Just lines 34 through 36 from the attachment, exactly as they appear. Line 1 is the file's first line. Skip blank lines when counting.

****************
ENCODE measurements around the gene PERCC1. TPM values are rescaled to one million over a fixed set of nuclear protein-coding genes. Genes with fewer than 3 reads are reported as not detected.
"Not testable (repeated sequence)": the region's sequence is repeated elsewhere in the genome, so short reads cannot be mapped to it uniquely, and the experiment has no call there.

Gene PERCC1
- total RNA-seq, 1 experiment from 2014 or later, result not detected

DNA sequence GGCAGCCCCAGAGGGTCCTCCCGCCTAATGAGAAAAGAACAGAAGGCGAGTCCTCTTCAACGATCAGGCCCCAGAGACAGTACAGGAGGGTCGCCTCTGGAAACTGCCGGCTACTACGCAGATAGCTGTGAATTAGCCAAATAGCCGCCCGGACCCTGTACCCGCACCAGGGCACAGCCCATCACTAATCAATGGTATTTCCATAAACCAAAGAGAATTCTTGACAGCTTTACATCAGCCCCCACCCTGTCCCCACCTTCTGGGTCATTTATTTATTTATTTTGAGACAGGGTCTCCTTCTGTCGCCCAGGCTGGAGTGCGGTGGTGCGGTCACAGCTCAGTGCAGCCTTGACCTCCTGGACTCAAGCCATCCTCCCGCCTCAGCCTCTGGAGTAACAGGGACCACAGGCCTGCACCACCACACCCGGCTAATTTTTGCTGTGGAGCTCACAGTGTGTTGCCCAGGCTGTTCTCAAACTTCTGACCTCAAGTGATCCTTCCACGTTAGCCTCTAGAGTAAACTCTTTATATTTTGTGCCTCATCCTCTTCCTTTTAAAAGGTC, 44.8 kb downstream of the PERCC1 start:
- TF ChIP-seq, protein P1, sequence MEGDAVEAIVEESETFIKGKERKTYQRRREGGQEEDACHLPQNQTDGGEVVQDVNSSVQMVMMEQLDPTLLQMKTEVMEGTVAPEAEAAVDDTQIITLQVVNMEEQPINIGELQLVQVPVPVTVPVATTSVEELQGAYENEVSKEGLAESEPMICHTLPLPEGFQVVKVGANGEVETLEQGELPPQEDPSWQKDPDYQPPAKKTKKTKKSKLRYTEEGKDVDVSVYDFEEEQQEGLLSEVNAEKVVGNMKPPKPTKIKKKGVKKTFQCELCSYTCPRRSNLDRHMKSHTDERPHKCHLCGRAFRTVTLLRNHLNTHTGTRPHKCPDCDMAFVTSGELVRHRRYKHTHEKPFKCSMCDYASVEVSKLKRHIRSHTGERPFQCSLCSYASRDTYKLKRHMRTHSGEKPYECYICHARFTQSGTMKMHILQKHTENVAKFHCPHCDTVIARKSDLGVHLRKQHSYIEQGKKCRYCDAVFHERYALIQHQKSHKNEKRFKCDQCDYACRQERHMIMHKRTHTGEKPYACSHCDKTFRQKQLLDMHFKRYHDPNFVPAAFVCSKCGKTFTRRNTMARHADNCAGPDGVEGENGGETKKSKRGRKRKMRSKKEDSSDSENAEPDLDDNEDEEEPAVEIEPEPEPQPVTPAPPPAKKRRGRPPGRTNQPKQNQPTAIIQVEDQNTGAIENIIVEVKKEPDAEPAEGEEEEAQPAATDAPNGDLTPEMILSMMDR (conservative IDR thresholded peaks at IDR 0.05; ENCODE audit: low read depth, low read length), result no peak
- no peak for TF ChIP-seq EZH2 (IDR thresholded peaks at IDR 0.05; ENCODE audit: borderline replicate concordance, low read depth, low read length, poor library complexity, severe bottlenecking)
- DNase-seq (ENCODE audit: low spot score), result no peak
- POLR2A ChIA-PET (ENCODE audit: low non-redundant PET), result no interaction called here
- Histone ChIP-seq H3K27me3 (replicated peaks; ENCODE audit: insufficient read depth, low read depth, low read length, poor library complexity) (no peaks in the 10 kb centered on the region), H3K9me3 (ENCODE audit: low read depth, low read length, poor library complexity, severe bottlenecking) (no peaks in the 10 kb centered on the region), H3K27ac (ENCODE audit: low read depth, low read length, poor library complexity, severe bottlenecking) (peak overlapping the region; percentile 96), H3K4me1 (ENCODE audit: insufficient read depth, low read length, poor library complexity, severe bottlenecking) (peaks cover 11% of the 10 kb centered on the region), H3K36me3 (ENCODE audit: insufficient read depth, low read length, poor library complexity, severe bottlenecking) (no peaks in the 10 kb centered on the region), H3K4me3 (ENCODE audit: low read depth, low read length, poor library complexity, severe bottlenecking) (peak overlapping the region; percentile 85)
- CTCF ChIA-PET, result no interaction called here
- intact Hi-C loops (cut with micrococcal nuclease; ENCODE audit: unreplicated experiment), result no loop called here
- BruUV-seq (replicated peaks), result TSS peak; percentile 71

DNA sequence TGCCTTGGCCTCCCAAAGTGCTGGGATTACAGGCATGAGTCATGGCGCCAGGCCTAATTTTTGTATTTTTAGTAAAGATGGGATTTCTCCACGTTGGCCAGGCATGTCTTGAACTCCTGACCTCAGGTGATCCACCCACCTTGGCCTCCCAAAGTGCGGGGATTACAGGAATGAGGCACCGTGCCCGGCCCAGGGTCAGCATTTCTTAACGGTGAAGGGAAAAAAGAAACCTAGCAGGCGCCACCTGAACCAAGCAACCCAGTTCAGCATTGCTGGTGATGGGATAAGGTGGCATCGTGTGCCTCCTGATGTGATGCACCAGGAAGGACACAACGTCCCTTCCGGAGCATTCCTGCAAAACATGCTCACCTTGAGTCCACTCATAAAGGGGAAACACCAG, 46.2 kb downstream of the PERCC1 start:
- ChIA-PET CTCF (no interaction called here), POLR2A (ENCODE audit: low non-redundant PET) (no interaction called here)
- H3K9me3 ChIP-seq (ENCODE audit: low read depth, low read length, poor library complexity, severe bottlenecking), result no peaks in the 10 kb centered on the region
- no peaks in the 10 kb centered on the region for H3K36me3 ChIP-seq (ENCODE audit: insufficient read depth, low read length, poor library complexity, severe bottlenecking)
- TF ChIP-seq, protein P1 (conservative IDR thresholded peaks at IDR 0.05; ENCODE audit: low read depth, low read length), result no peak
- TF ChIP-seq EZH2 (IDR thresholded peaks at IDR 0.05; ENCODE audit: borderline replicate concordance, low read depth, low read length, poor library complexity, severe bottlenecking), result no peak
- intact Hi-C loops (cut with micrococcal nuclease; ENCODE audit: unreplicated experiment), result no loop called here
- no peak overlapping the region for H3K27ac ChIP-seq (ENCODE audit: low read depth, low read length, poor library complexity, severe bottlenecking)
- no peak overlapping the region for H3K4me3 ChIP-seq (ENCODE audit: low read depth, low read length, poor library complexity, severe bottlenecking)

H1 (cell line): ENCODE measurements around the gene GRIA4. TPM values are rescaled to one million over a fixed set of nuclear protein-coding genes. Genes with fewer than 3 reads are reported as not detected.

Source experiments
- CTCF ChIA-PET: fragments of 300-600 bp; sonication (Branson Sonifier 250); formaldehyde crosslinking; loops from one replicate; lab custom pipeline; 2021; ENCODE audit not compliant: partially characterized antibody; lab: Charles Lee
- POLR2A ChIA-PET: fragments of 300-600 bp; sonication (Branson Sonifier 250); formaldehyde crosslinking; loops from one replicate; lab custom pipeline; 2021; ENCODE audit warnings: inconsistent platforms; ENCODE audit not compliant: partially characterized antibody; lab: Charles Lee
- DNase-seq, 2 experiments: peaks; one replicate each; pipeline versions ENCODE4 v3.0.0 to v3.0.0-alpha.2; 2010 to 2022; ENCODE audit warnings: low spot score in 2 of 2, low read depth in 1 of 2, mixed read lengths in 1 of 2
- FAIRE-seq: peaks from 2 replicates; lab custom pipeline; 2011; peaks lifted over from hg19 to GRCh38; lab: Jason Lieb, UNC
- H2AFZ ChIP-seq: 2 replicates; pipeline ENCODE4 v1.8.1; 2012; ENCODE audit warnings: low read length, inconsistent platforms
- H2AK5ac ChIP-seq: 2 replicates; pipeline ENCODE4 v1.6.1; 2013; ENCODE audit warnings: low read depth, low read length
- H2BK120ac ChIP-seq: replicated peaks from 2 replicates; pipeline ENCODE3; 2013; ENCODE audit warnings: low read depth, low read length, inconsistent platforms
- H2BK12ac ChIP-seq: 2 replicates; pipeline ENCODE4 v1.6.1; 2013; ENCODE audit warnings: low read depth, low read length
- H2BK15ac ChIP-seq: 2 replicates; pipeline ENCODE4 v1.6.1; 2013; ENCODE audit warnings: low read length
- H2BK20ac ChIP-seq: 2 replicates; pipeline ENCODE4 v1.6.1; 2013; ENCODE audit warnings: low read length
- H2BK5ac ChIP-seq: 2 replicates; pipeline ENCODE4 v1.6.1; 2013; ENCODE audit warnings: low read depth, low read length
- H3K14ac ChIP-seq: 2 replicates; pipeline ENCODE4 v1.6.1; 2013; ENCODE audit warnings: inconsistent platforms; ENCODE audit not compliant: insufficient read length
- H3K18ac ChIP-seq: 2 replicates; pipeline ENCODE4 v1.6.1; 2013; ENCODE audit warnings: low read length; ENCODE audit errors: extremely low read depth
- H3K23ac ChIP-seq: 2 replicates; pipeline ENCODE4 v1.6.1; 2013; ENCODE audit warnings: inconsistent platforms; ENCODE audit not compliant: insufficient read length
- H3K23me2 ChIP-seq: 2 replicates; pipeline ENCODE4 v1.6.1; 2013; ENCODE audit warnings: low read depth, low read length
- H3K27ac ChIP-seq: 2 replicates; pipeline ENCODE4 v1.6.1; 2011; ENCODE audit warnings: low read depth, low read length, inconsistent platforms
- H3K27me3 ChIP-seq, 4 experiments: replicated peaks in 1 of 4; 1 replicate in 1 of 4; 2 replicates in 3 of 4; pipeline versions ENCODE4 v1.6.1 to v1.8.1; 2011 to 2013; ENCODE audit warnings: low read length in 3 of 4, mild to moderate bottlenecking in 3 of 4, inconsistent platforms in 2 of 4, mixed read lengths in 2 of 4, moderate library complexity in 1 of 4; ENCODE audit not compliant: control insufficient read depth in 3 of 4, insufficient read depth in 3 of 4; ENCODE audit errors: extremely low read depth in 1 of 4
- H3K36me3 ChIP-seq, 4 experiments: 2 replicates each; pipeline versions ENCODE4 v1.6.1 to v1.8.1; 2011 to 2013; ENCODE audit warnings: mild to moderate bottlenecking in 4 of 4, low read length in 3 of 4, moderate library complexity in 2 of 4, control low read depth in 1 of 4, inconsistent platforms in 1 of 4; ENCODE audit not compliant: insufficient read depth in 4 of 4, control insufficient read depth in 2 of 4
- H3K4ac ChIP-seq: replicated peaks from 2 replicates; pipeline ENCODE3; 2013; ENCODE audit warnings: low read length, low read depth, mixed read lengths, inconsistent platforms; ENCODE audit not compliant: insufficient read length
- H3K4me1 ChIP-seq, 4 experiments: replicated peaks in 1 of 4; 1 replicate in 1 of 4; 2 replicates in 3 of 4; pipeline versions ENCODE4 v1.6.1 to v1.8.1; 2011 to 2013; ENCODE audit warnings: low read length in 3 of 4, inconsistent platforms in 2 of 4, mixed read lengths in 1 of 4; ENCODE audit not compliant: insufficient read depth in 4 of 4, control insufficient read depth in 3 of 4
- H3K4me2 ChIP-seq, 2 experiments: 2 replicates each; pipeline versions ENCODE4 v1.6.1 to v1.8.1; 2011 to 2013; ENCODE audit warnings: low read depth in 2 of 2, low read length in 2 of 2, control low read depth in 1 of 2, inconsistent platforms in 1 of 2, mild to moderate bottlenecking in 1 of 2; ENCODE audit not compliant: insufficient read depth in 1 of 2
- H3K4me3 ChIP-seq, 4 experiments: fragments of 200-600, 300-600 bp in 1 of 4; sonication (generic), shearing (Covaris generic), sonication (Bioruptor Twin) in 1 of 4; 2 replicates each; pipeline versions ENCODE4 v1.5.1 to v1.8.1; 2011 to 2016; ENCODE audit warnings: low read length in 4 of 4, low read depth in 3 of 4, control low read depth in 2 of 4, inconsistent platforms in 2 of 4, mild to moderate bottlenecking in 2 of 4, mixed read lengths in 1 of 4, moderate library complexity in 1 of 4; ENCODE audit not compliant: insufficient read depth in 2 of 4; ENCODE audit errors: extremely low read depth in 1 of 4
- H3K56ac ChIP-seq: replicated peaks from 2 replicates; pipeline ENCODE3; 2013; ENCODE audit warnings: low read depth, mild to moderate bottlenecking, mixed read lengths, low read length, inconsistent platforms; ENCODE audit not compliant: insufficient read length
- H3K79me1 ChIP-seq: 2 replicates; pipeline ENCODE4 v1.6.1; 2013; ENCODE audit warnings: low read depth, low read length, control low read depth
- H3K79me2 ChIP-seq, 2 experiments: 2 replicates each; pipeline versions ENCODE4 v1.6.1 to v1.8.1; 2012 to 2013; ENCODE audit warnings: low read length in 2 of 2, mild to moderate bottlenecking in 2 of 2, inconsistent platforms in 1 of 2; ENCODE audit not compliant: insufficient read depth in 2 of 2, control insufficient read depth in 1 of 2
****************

- H2BK20ac ChIP-seq: 2 replicates; pipeline ENCODE4 v1.6.1; 2013; ENCODE audit warnings: low read length
- H2BK5ac ChIP-seq: 2 replicates; pipeline ENCODE4 v1.6.1; 2013; ENCODE audit warnings: low read depth, low read length
- H3K14ac ChIP-seq: 2 replicates; pipeline ENCODE4 v1.6.1; 2013; ENCODE audit warnings: inconsistent platforms; ENCODE audit not compliant: insufficient read length